Then I connected. A SOLID whack at the end of my line followed by a silver rainbow dashing away from me. This was no small brown! I watch as he turned to swim upstream. He accelerated, curved towards the surface. His nose pierced the surface followed by his body, placing this fish in a low-earth orbit of roughly 3 feet! AMAZING. By this point I had him on the reel..the drag winced but kept the tension on throughout this aerobatic display.

The fight actually lasted several minutes...this fish had guts. Those who say stockers don't fight well...that's simply rubbish. I think it's up to the individual fish. With 2lb. tippet on, I had to be patient, especially since this was a fish that'd actually make a fair meal, at least for one person. I finally got him into shore...actually had to beach him. This is when I remembered something FAT told me on the drive yesterday; when the boys land fish the THROW them onto the shore, otherwise they're prone to losing them (as I had done several times last week and last night)! Up on shore he went...and he almost got away 3-4 times while I tried to pose him for the shot. But in the end he did calm down, got his picture taken, and was placed into the creel with fresh grass and a dousing of ice cold river water to keep him fresh.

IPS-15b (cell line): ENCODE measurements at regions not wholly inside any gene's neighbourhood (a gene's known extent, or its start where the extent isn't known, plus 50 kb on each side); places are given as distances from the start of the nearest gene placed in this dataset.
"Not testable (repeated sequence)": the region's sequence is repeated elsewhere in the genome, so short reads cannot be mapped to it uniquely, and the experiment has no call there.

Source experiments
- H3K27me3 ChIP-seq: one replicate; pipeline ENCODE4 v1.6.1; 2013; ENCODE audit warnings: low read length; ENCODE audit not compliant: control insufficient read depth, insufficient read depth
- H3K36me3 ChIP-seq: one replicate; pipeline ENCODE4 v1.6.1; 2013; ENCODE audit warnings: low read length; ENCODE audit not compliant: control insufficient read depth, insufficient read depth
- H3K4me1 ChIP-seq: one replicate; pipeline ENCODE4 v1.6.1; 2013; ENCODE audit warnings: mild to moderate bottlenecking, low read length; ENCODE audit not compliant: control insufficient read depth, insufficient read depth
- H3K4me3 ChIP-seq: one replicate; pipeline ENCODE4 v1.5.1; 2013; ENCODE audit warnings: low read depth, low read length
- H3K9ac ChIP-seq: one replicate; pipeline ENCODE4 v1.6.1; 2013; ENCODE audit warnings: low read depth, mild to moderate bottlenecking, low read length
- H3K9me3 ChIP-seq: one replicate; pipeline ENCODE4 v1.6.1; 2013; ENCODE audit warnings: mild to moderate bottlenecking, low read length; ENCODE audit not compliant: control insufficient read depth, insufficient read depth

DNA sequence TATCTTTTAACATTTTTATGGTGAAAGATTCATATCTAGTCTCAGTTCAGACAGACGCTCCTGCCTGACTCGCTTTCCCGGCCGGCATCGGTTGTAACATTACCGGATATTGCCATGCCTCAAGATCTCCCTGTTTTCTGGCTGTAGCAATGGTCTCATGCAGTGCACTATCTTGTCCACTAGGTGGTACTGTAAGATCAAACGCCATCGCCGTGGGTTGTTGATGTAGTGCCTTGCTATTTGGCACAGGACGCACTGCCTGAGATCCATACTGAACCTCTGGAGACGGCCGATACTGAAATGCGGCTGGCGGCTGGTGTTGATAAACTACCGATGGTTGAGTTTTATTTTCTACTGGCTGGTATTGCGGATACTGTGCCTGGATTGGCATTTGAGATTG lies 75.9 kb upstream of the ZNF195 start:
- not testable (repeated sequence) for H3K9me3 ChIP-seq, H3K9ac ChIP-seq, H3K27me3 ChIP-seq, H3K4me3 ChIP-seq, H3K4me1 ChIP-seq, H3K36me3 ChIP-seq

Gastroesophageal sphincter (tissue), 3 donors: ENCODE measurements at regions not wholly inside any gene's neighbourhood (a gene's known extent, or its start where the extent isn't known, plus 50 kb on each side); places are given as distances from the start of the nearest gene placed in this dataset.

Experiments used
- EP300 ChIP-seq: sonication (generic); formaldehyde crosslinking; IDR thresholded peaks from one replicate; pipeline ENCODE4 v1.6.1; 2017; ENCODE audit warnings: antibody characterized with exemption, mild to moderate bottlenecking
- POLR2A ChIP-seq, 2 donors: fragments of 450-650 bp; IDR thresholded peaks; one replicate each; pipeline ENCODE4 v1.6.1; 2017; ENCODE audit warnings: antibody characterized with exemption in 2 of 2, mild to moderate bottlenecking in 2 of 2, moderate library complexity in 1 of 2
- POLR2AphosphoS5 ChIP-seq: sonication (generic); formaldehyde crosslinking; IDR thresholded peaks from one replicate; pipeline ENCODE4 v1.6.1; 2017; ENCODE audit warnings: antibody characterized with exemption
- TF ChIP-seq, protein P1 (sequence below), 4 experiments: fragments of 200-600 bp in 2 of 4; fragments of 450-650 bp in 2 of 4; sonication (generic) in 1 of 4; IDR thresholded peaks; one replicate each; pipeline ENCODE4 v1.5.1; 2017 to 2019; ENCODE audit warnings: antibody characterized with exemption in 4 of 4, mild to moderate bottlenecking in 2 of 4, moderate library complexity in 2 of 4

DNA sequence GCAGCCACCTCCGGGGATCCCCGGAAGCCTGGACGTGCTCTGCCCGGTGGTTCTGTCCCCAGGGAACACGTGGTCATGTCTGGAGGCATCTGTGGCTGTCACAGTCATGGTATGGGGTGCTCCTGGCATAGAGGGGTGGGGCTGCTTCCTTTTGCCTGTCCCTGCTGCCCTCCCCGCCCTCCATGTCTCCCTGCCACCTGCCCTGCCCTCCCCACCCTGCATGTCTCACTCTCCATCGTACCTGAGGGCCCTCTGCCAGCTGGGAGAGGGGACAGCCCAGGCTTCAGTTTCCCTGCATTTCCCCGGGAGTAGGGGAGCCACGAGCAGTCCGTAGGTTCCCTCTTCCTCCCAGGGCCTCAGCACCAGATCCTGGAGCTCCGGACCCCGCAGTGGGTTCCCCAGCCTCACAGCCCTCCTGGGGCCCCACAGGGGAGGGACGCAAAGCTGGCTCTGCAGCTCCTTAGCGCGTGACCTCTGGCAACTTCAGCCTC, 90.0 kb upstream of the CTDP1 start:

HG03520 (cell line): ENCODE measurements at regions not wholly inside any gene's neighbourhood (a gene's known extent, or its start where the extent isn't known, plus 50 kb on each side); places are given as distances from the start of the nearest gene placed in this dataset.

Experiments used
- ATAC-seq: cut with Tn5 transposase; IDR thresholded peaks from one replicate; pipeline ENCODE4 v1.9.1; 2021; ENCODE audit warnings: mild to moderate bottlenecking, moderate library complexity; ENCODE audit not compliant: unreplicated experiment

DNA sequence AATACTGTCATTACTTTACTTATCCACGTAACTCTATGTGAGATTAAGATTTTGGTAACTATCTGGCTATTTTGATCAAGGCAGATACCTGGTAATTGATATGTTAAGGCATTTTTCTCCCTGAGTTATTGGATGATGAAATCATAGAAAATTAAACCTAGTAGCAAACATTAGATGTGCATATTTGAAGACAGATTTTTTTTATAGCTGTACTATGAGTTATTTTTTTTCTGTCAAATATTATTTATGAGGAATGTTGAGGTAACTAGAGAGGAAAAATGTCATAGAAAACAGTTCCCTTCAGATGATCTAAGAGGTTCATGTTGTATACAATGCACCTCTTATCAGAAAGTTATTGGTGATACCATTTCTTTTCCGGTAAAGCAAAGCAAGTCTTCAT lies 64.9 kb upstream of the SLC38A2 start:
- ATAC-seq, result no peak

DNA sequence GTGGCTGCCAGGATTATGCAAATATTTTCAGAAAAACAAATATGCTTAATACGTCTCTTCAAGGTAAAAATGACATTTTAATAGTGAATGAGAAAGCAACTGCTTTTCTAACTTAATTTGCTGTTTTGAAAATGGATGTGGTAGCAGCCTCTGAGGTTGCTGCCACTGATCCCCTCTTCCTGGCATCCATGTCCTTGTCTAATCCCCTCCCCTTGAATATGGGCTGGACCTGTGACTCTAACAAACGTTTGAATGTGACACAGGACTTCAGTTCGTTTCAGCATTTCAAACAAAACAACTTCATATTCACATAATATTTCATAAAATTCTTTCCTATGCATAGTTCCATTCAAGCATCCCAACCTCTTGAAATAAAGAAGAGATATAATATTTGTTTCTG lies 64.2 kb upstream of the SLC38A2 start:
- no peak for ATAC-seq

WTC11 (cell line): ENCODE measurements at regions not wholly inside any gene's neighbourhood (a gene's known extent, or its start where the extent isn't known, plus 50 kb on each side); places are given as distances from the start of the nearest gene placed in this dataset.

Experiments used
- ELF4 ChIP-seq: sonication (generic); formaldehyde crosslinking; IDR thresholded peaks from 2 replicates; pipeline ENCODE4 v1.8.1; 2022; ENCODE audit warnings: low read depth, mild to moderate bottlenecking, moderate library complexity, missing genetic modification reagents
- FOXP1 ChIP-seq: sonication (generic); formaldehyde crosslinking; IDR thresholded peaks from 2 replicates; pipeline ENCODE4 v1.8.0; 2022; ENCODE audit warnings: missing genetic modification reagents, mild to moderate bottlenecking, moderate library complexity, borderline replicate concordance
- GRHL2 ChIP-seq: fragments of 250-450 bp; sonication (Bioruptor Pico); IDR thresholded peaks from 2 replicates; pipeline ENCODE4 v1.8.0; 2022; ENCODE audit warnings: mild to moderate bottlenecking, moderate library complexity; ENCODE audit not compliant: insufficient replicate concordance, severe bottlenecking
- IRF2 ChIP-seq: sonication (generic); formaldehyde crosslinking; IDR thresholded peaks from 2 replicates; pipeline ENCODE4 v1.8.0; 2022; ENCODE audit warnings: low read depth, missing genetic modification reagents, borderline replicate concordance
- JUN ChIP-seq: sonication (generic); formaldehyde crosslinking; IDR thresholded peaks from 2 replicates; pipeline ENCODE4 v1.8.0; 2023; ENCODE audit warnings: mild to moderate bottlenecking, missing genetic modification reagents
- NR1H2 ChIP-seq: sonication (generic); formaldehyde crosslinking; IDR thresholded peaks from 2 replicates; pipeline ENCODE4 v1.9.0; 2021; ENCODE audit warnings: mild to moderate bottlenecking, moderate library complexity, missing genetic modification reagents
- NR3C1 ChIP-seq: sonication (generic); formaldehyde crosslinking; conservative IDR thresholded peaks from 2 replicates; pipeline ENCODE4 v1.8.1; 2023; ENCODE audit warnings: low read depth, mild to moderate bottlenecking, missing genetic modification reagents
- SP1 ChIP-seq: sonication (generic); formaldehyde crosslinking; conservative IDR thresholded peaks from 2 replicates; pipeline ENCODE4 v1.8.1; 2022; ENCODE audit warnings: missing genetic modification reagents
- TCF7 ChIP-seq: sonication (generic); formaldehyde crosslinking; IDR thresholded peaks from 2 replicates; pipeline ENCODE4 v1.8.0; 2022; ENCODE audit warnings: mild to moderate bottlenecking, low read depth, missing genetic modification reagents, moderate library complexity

By this point I figured it was close to 10:00...unless I was totally wrong. I started heading back down looking for Tim, Brennon or Greg, but didn't see any of them. I was tempted to try the tree where I had left Greg; or for that matter the pool where Brennon had pulled the brookies, 'cause my brother and I have a sort of wager going to see who will pull the triple crown / grand slam (Brown, Bow and Brookie from the same river in the same day) first. When I finally met up with Greg he was actually heading back upstream to look for me; it was indeed just before 10:00

FAT was taking video this weekend for a talk he was giving on Tuesday, so I did get a little more time to fish but never did pull the triple crown. We cleaned our fish; Chief and Duke had contributed 2 bows to our dinner fund as well. Tim was still fishless, as was Greg. I think Brennon had a bow or brown in addition to his two brookies. I personally had gone a total of 5/14 on the North Bear.

At around 11:00 AM we finally got back on the road to base camp for food! Great sandwiches; AKA "Scooby Doo's" - 3 slices of bread, cheese, turkey or ham, mayo, mustard, I was in heaven. Some Ice Cold beer to wash it all down...and it wasn't even noon yet!

FAT has a new RV, so we kinda took a siesta and helped / watched as he started constructing a new bunk for the back. It already had 3 beds that slept the 4 of us in relatively comfort the night before, but as any man knows...this is a great project.